Recent Labor Law Changes in Nevada

The Silver State has released a slew of changes to its labor law notices, including updates to the Annual Minimum Wage Bulletin for 2019 and the Rules to Be Observed by Employers notice. Plus, two brand-new notices have been issued:  Notice to Employer that Employee is Sick or Sustained Injury and Paid Leave. Our customers in Nevada are required to display new posters in their places of business.

Below we’ve provided a breakdown of each of these changes.

2019 Annual Minimum Wage Bulletin

Current and Future Minimum Wage Rates

Nevada’s new minimum wage law, effective July 1, 2019, calls for stepped increases through July 1, 2024. However, the current minimum wage rates of $7.25 (for employees who are offered health benefits) and $8.25 (for all other employees) will remain in effect until June 30, 2020.

On the updated Minimum Wage Bulletin, which has a new posting date of July 1, 2019, the two minimum wage rates are referred to as lower tier and higher tier.

Effective July 1, 2020, the minimum wage will be:

  • $8.00 per hour for employees who have been offered health benefits.
  • $9.00 per hour for all other employees.

Rules to Be Observed by Employers

The next updated notice spells  out certain new rights for employees.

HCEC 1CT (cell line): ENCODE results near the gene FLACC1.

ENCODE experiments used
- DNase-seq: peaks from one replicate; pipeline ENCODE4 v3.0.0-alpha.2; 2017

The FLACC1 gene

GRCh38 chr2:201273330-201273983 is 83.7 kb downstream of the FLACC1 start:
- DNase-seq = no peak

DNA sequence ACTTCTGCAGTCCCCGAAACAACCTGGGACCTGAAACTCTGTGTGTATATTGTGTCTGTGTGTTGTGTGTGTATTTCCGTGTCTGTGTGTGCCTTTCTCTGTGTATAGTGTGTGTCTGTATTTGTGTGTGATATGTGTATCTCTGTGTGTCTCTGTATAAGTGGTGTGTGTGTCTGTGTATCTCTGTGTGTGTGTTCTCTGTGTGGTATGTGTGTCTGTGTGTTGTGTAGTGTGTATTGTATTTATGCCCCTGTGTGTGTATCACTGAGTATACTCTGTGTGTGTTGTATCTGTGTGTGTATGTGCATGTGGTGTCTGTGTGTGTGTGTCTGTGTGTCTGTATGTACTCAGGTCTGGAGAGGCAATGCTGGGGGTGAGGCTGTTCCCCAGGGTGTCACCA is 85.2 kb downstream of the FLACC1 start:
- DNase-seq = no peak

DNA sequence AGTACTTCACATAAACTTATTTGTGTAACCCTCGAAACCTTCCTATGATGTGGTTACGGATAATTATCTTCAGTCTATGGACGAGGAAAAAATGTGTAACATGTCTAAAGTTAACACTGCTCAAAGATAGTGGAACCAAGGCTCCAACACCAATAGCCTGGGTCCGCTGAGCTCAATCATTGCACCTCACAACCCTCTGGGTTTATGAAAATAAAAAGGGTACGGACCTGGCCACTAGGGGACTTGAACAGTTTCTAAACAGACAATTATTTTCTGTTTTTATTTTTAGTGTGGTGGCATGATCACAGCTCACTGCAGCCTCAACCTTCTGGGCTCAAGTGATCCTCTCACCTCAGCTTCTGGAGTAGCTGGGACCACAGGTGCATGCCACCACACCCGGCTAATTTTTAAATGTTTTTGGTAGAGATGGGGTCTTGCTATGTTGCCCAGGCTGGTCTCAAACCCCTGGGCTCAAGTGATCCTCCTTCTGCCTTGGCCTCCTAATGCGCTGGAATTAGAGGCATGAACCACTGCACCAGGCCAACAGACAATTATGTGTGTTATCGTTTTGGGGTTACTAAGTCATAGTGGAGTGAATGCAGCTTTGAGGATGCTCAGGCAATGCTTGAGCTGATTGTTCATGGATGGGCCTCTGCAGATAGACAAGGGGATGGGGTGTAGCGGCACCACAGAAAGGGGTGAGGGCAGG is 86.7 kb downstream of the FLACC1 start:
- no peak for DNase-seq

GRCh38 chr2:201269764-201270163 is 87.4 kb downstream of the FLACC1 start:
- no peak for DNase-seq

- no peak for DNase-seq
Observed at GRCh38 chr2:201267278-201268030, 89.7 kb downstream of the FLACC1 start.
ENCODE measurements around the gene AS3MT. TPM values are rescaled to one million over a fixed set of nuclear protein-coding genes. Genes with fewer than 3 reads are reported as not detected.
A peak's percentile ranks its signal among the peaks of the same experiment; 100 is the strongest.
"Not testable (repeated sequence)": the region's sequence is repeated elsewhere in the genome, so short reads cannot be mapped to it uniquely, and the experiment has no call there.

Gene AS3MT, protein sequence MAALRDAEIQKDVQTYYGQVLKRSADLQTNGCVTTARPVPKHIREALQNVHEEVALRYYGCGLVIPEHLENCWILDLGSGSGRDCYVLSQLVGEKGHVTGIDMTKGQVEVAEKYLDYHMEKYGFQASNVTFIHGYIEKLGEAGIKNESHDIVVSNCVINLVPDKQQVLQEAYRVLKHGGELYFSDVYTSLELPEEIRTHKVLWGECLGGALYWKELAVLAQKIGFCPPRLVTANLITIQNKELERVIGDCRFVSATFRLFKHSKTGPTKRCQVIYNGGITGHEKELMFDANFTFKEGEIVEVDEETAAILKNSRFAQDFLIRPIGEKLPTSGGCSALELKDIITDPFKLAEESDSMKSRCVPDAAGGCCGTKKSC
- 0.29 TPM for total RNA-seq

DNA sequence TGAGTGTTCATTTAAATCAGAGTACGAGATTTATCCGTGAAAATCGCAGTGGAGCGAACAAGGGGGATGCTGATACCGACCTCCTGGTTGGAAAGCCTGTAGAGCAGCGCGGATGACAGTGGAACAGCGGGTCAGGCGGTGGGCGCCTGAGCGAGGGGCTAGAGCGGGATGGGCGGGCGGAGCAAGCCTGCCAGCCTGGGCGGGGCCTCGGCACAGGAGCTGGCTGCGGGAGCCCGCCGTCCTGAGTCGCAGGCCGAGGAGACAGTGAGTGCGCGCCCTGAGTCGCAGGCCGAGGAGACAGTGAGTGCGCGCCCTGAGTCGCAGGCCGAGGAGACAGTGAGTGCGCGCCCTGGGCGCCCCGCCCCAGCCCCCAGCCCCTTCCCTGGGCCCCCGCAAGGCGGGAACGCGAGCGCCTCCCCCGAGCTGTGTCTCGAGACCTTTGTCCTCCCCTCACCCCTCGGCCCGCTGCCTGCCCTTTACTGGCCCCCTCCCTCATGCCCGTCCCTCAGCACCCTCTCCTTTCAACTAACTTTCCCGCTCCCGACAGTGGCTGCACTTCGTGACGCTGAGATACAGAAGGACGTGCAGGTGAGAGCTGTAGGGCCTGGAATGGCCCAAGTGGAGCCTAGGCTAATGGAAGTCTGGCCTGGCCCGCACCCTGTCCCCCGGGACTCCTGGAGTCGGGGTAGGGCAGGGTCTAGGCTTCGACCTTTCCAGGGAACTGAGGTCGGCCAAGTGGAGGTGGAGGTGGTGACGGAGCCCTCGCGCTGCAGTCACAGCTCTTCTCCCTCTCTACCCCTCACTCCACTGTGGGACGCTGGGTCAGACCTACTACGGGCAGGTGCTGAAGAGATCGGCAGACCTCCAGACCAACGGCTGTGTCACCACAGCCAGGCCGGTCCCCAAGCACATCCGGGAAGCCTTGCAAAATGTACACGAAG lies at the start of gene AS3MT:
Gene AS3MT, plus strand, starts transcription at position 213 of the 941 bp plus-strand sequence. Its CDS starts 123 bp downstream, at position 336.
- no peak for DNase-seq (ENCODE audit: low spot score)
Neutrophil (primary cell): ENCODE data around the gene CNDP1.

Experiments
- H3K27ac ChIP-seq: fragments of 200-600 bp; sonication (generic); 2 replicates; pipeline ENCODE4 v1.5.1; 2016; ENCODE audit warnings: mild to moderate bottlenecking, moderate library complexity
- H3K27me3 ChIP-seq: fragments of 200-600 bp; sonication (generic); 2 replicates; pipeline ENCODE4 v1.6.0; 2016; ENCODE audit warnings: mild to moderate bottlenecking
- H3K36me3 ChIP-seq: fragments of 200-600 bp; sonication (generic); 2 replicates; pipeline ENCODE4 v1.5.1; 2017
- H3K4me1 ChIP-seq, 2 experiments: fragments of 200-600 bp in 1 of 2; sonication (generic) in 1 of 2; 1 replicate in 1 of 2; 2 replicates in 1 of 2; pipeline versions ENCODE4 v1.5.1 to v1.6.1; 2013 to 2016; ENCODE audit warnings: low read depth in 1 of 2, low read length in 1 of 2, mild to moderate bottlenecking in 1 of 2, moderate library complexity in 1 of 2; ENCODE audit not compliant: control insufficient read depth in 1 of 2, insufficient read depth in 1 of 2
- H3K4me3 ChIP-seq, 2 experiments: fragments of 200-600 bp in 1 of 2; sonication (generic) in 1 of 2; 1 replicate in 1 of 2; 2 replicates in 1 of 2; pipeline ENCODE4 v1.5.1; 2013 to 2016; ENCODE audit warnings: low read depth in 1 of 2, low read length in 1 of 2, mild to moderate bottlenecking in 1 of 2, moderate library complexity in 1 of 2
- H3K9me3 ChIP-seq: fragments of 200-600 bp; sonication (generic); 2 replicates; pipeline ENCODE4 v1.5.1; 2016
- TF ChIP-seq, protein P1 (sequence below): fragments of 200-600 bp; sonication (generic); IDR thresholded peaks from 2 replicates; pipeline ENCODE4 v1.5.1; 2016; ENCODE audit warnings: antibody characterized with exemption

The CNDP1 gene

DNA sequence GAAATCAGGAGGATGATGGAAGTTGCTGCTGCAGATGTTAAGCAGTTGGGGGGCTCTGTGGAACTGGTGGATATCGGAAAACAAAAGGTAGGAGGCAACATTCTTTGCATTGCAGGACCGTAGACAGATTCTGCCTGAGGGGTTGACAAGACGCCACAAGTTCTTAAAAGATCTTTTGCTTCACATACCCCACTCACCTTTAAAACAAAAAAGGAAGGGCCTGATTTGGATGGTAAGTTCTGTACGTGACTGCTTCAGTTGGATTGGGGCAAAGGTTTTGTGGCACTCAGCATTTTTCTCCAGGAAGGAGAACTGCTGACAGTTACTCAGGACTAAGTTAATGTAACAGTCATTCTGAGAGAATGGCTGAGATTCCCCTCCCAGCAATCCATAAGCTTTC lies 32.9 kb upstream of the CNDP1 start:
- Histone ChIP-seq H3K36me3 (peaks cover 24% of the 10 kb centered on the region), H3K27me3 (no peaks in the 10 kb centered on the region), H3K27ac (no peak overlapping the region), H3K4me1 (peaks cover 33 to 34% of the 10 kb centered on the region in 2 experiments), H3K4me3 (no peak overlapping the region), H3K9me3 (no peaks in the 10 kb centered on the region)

Rest Periods

Employees have the right to take a rest period in the middle of each work period, or as near the middle as possible.

Sleeping Periods

If an employer and employee agree in writing, the employer may exclude from the employee’s wages a regularly scheduled sleeping period of up to 8 hours, if adequate sleeping facilities are furnished.

Wage Deductions

Any deductions by an employer from an employee’s wages must now be agreed upon by both parties in writing, and the purpose, pay period, and amount must be denoted.

Notice to Employer that Employee is Sick or Sustained Injury

This new notice states that beginning May 15, 2019, as required by Assembly Bill 181, employees can no longer be required to come into work to notify their employer that they are unable to work due to an illness or injury unrelated to work. However, employers can still require employees to notify them by some other means if they are sick or injured and unable to report for work.

Paid Leave

Effective January 1, 2020, based on the passage of Senate Bill 312, private employers with 50 or more employees must provide paid leave to all employees. On their 90th day of employment, employees are eligible to begin using leave, and they may carry over up to 40 hours of paid leave per benefit year.

Among other requirements described in this new notice, employers must keep records of employees’ accrual and use of paid leave for 1 year and must make those records available for inspection by the Labor Commissioner.

In addition, employers may not deny an employee the right to use available paid leave or retaliate against an employee for using paid leave.

Compliance Made Easy!

If you have not already done so, we encourage you to order our 1-Year Compliance Plan, so that you will automatically receive the updated Nevada poster as soon as it is available. And because we provide free poster updates for mandatory changes—no matter how many occur during the plan year—you can always count on Poster Compliance Center to keep your business in compliance.